It’s Packed With Nutrients

L​ambsquarters is often called “wild spinach” because it tastes very similar to garden-grown spinach. In fact, it’s even healthier than spinach, containing higher levels of these nutrients:

  • Vitamin B2
  • Iron
  • Protein
  • Vitamin C
  • Calcium

I​t’s Tasty And Easy To Cook

A​s previously mentioned, lambsquarters tastes much like spinach, even when eaten raw. It tastes best when it’s harvested as a young, tender plant. If it’s flowered or gone to seed, it will be less palatable.

I​t can also be prepared many different ways, including:

  • R​aw. All parts of a lambsquarters plant are edible, though the leaves are the most commonly consumed. This is when it tastes the most like spinach. Don’t be afraid to eat the stems as well, as they’ll provide you with beneficial fiber.
  • B​oiled. Much like spinach, lambsquarters can be boiled, though it will lose some of its nutrient value.
  • Wilted or sauteed. By cooking lambsquarters in a bit of oil or butter for a short amount of time, you can add flavor while simultaneously increasing the nutrient value.
  • S​teamed. This method of preparation will increase the available nutrients in the lambsquarters without making the leaves mushy, making it a perfect choice for picky eaters.
  • G​round into shakes and smoothies. Lambsquarters makes a wonderful super green to add to your protein shakes; just add fresh or dried leaves to your blender with the rest of your ingredients and you’ll have a tasty, healthy treat.
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I​n addition to eating the leaves and stems, you can save the seeds, which can be sprouted as microgreens or ground up and used as a flour substitute. The options are endless!

I​t Has Medicinal Uses

L​ambsquarters can also be used to treat a variety of ailments. One medicinal use of lambsquarters is as a poultice: if you have a bug bite or sunburn, you can make a paste out of the leaves and apply it directly to the wound site to reduce inflammation and swelling.

T​he leaves can also be steeped to create a tea that can help settle an upset stomach. Either fresh or dried leaves will work; just add the leaves to your favorite tea infuser, and they’re ready to be added to hot water to create a soothing drink.

Last update on 2024-04-17 / Affiliate links / Images from Amazon Product Advertising API

A Note On Lambsquarters Toxicity

W​hen talking about consuming lambsquarters, it’s important to also discuss the potential toxicity of the plant. Lambsquarters contains oxalic acid, which can cause nitrate poisoning when consumed in large amounts.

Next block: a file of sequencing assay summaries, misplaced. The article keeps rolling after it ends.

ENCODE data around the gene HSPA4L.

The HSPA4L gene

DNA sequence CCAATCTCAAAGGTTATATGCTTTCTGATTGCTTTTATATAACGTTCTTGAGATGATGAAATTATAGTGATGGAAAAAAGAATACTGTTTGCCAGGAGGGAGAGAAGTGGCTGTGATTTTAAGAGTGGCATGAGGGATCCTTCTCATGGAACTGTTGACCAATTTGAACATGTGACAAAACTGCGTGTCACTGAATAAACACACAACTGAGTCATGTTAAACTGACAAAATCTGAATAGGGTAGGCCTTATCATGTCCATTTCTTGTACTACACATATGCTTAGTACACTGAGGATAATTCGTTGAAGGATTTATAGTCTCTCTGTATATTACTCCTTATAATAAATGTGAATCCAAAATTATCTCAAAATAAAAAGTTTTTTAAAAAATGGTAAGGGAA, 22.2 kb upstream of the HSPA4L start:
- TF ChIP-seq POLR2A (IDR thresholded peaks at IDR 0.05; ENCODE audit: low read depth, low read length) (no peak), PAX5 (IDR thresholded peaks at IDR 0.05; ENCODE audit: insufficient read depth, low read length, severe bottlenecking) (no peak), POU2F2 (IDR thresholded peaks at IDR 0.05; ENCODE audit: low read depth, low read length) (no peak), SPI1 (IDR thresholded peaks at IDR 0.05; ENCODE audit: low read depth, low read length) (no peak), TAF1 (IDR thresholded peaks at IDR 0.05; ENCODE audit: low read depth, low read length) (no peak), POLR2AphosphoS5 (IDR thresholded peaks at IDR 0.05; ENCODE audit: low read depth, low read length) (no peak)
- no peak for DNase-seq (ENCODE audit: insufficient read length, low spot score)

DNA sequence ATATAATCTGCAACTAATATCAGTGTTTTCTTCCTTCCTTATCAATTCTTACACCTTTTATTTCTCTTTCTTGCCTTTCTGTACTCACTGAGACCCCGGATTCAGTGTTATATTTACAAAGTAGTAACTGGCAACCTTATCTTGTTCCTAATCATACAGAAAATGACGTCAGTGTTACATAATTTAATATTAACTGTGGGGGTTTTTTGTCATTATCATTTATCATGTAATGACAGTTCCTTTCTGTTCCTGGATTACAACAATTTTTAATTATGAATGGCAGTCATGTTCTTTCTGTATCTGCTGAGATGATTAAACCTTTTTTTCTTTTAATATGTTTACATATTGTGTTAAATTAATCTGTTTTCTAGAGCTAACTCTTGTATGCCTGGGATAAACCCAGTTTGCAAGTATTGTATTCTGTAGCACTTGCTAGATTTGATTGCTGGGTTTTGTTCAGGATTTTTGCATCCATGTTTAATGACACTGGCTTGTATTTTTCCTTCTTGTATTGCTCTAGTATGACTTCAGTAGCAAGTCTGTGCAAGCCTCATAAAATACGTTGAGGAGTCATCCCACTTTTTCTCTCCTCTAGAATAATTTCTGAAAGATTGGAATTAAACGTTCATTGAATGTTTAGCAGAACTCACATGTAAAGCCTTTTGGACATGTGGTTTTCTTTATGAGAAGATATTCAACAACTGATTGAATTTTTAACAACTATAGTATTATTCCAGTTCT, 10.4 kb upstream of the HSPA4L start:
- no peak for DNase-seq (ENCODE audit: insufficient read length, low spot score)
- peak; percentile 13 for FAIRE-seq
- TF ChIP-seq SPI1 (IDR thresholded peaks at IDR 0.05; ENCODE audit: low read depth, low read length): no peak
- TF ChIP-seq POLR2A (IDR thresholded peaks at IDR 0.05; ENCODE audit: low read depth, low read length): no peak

While oxalic acid is especially dangerous for livestock, it can also pose issues for humans who consume too much of it. Thankfully, it’s easy to avoid eating toxic amounts of oxalic acid when eating lambsquarters. Be sure to add variety to your diet—try not to eat lambsquarters every day for months on end—and you shouldn’t have to worry about it.

Cooking lambsquarters removes the oxalic acid from the plant. Even just steaming the leaves for a few minutes is sufficient to remove the toxins from the plant.

I​t’s safe to eat raw lambsquarters as long as you do so in limited quantities. Eating lambsquarters that hasn’t been cultivated with excess fertilizer or compost will also reduce the amount of oxalic acid in the leaves and stems.

I​n addition to cooking your lambsquarters and growing plants without an abundance of fertilizer, upping your water intake is another effective way to prevent consuming too much oxalic acid. The water will flush the toxins out of your system, preventing them from being able to negatively impact your health.

Final Thoughts

L​ambsquarters is one of the most common plants in the northern hemisphere, appearing on roadsides, in commercial farm fields, and in garden beds. Even though it’s sometimes thought of as a weed, it actually has a lot to offer: it’s easy to grow, tasty, nutritious, and it even has medicinal uses.

By cooking lambsquarters before eating it, you won’t have to worry about consuming too much oxalic acid. And in doing so, you’ll also make more of the nutrients available—not to mention how delicious it is. No matter how you decide to use it, lambsquarters is a valuable plant to add to your garden.

Last update on 2024-04-17 / Affiliate links / Images from Amazon Product Advertising API

This Post Has 2 Comments

  1. Suzanne Loom

    Hi There
    Can you tell me if lambsquarters is the same as pig weed or are they two different species? I have read where others have said yes they are the same as well as being different. I’m hoping you can shed some light on the subject. Thank you for your help.
    Suzanne Loom

    1. Harold

      @Suzanne Loom, No pigweed (amaranthus retroflexus) is another plant in the amaranth family but not the same as lambsquarters (chenopodium album).